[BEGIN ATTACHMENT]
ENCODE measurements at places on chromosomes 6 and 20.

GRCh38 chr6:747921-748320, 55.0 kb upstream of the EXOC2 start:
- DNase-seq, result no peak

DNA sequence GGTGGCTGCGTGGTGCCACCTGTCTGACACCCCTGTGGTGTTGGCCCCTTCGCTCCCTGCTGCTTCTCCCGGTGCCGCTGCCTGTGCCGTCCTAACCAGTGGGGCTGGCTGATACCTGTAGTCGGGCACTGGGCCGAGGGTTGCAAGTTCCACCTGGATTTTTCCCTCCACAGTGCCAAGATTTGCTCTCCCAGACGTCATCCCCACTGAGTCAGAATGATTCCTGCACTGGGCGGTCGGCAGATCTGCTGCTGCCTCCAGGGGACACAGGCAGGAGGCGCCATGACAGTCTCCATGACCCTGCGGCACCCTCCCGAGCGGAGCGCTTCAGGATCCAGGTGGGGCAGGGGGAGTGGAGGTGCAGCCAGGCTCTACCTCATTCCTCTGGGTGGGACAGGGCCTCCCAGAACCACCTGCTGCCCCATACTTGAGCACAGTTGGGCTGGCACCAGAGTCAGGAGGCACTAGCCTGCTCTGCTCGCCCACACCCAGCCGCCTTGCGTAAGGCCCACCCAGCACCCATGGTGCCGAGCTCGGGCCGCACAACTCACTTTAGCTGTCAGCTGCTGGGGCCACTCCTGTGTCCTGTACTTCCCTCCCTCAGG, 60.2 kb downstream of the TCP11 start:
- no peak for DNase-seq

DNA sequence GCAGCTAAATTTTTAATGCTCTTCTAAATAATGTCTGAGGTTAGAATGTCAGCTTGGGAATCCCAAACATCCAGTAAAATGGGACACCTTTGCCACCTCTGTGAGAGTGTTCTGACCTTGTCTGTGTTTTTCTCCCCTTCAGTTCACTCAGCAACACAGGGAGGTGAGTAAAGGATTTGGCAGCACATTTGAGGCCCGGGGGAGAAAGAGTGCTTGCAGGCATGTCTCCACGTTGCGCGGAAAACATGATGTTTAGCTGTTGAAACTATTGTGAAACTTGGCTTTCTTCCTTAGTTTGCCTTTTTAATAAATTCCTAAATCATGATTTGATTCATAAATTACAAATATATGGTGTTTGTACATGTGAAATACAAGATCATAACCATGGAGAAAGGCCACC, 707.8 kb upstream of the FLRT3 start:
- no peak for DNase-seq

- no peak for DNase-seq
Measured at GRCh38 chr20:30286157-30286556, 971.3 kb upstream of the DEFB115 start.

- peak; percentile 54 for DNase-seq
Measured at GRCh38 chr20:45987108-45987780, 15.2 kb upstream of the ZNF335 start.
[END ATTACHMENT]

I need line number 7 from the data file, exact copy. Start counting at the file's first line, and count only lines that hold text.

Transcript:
- no peak for DNase-seq